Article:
When Angela Ahrendts announced her departure from Burberry and move to Apple last year, the shock factor of this news sent share prices tumbling by 8pc. Ahrendts (who joined Burberry in 2006) was the highest paid chief executive of the FTSE 100 in 2012, and will receive an award for her services to business this year. However, Ahrendts has justified the move to Apple, confirming her complete faith in incoming chief executive Christopher Bailey, who will also continue in his role as creative officer. Bailey has also announced the creation of a new position: chief design officer which is to be filled by Luc Goidadin who has worked at the firm for twelve years.
Burberry, founded in 1856, has a unique heritage, with its trademark raincoat which has kitted out military officers in the Boer War, and soldiers in WW1. Now the firm has expanded into a retail giant of the FTSE 100, with a market capitalisation of over six billion dollars. Under leadership of Ahrendts, the firm reached the 1bn target for sales revenue and has undergone a major image transformation. There were concerns however, that the brand’s luxury appeal had plummeted, and that the iconic tartan was now instead an image of ‘hooliganism’. As Justine Picardie (editor-in-chief of Harper’s Bazaar) has suggested: “That iconic plaid had become… I’m not going to use the word chav, but that incredible legacy had become associated with the cheapest form of disposable rip-off fashion. Angela Ahrendts and Christopher Bailey have taken it back to its pure heritage.” It seems then, that brand awareness can have a diminishing marginal effect, where too much exposure can be perilous for high-end appeal. Indeed, relighting the Burberry flame would be no easy task, which involved purchasing back a number of licenses which allowed the use of the iconic check pattern, which had been sold to firms which targeted a different, and somewhat less high-end market. These licenses had included using the check print on disposable nappies for dogs, which did nothing but damage to the brand’s appeal.
Burberry is still continuing its battle for image transformation, and has recently introduced a new cast of models for its spring/summer 2014 collections, as well as a cosmetics range. Most critically, however, it is rising e-commerce, and growth in emerging markets, including attempted integration in Japan, which appear to be the main drivers of this positive sales trend. Rival firm Karen Millen, as well as online fashion giant ASOS, have also realised the potential markets of emerging economies, with Mike Shearwood (the chief executive of Karen Millen) revealing intentions to open over four hundred new stores, and franchised outlets globally, alongside a flagship store in New York. Burberry has recently faced one setback which may hamper its control of the Chinese market, though, where its application for exclusive rights to the red, black and cream check pattern was recently refused, following concerns that this would monopolise Scottish heritage. Burberry and ASOS have also declared that a strengthening pound could put pressure on international demand for British exports. Indeed, Ahrendts has confirmed that falling consumer demand in Australia is a result of rising sterling value against the Australian dollar, which has increased by 15pc in just one year. These concerns are in line with the warnings issued by the Monetary Policy Committee of the Bank of England.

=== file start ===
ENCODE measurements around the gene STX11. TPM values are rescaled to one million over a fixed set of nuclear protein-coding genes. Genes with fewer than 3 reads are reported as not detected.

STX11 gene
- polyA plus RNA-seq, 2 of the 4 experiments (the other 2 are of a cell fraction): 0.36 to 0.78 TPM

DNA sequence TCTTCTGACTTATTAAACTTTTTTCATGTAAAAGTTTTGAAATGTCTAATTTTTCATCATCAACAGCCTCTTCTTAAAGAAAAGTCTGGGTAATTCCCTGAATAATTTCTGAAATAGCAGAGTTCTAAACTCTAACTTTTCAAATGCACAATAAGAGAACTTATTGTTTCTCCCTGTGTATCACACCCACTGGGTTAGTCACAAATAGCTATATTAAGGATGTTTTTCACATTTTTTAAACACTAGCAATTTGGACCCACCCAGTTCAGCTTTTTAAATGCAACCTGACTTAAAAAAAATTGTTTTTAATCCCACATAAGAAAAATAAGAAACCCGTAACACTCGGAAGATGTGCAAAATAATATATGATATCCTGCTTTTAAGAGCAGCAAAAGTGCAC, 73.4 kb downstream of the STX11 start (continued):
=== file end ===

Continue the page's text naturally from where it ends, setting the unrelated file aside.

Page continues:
Whilst Bailey has suggested that there will be few major changes to the firm’s structure and strategies under his control, he has revealed intentions to ‘streamline’ the management team into three divisions (product, regions, operations and finance) which will support his leadership. Whilst a number of commentators fear that Bailey’s lack of financial knowledge could prove detrimental to Burberry’s future growth prospects, it is clear from the leadership of Ahrendht’s and Steve Jobs at Apple previously, that a creative mind can be the critical tool which shapes a firms success. Despite this however, Burberry, amongst a number of other firms (including J Sainsbury and Chemring) have been noted by investment bank UBS as potential takeover targets in 2014, following the announced departure of Ahrendts which stripped 536bn from the firm’s market value. Last year UBS issued takeover warnings for Virgin Media which proliferated in a 15.5 acquisition deal by telecoms company Liberty Global.
As Angela Ahrendts concludes in her outlook for the new financial year:
“Burberry today is brilliantly positioned for future growth. We are an old British company with the energy and drive and global outlook of a young one with tremendous ground momentum and significant opportunities by channel, by region and including the transformative potential of Burberry Beauty and the Japanese integration”. It seems then, that the economic outlook for Burberry is difficult to quantify and it remains to be seen whether Christopher Bailey will hold the fort for future growth. But it is clear that growth in online sales and demand in emerging markets will be a significant determinant, and if growth continues to rise in line with the sales figures for 2012/13, there is little reason to assume that Burberry will not have a strong year.